Most drivers, if they spotted a tornado ahead of them, would turn around and flee the other way.
It’s a pretty safe bet that Tanner Charles would drive straight at it.
Charles is a storm chaser — someone who monitors conditions to find the biggest, baddest weather events so he can take photos and videos to post on social media.
Sometimes, he gets lucky — if you want to call it that — and pinpoints the location of a big tornado as it touches down.
But on days such as that, his gain often is someone else’s loss.
That was the case March 31, when he crossed paths with an EF4 tornado near the rural farm community of Hedrick, Iowa.
An EF4 has wind speeds of 166 to 200 mph.
Charles posted a video to YouTube, where it has over 2 million views.
At the beginning of the clip, he stopped his car on a country road and geeked out over the sight of a weather cell evolving into a tornado over the farm fields dotted with groves of trees and the occasional farm structure.
“Oh my gosh! Wow!” he exclaimed, pointing out the telltale signs of weather trouble brewing for his audience.
“Look at that inflow tail, going right into the storm, right here,” he said, indicating the right side of a huge, dark, billowing mass.
“Rapid rotating wall cloud right here,” he said, pointing to the center. “The whole thing’s rotating.”
Then he became aware of the speed of the storm and realized he needed to start driving again.
“Wow, I need to get ahead of this thing. This thing’s booking!” he said.
Not long afterward, the camera caught a funnel cloud poking out of the sky.
“A tornado on the ground!” Charles exulted. “Beautiful tornado!” Then he gave a war whoop, exclaiming, “Wow!”
He continued driving and filming as the tornado rapidly gained in size.
“Gotta be very careful as we come up here on this thing,” he said as he drove closer to the edge of the whirlwind.
“Oh, my gosh!” he yelled, more than once, sounding almost gleeful.
At one point, he cried out to heaven on camera as he saw the storm approaching a town: “God, please spare this town, God.”
While following close behind the storm — so close that debris was still flying across the road not far in front of him — he came upon a pickup truck stopped in his lane, facing the wrong way, toward his car.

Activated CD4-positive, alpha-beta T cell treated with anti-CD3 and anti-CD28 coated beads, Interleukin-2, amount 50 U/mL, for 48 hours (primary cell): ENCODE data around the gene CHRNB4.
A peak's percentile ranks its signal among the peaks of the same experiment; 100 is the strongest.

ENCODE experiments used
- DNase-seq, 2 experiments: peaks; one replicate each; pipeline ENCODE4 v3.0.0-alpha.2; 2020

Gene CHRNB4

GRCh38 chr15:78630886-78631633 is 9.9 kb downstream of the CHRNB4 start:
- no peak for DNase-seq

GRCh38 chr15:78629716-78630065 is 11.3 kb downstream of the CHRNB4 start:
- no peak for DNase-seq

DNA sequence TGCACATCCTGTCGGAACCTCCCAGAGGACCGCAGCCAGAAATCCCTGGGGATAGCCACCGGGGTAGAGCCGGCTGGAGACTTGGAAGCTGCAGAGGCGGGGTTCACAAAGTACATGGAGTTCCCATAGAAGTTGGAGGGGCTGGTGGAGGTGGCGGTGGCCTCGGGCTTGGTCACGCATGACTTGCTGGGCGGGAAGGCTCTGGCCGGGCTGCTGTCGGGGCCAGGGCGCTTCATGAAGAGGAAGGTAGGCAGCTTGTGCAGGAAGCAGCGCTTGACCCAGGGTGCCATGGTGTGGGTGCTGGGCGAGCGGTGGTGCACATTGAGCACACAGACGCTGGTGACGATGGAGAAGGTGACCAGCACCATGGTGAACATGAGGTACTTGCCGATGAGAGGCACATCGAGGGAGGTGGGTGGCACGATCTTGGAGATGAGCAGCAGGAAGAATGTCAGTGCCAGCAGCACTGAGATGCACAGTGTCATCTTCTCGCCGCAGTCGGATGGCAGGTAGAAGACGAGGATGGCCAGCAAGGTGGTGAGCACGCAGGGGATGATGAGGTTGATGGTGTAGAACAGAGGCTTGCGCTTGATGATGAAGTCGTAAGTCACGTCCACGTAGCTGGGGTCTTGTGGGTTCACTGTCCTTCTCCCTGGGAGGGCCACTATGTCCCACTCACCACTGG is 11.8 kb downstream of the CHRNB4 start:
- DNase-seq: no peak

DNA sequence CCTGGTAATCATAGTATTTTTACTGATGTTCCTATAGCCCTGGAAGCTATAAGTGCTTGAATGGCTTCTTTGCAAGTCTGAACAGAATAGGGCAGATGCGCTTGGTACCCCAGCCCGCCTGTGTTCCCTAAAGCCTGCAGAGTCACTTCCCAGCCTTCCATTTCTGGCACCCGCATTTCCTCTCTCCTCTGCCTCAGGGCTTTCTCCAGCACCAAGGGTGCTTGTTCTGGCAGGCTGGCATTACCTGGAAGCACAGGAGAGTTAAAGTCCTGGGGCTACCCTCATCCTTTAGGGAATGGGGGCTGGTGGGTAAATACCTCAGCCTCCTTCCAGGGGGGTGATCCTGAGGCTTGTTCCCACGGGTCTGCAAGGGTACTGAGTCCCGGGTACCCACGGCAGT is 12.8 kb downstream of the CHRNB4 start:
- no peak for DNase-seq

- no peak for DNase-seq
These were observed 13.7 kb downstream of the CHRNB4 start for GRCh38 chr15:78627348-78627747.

A man stepped out of the truck and approached Charles’ car.
“You OK?” Charles shouted, over the wind.
The man nodded and gave a thumbs-up signal, but as he approached, he yelled, “That’s my parents’ house.”
Charles offered a ride, and the man, later identified as Wayne Sanders, went back to his truck to get his wife and dog. As Sanders opened his truck door, the video showed the truck’s air bags had deployed.
“They were trying to get to their parents’ house before the tornado hit,” Charles told the outlet. “They didn’t realize how fast the tornado was moving.”
The passengers directed Charles toward the parents’ home.
When he saw the damage, the storm chaser sounded frightened.
“Oh my gosh!” he prayed aloud. “Lord, please, in the name of Jesus, I pray that they be OK, that they be all right.
“In the name of Jesus, Amen.”
As they drove closer to the wreckage of a house, he repeated the plea to God several more times as he saw bowing walls with siding ripped off. The home’s roof was gone.
Wayne Sanders jumped out of the car and ran inside.
Charles followed and found Wayne’s parents, Clarence and Nancy Sanders, were in surprisingly good shape. They had taken shelter in a bathroom in the center of the house as the storm demolished the structure around them, according to The Epoch Times.
“They said they barely got to the bathroom before it hit,” Charles told the outlet.
“Every other room I looked at, the roof had caved in. There were wood beams on the ground … even in the living room there was stuff scattered throughout, it was just the bathroom that was fine. They’re really blessed.”
He invited the now-homeless couple to take shelter in his car.
“Oh thank you God,” Charles prayed, telling the couple, “I’m just glad you guys are OK.”
Charles titled the YouTube video his “Most Emotional Storm Chase Ever.”
“The tornado was rated an EF4 (170 mph) and was on the ground for 50 minutes,” he posted. “In total the storm system caused 90+ tornadoes across 10 different states, with 130 people injured and 32 fatalities.”
In an update a few days later, he said the couple was “doing fine but a bit shaken.”
A GoFundMe has been started to help them with living expenses and rebuilding.
This article appeared originally on The Western Journal.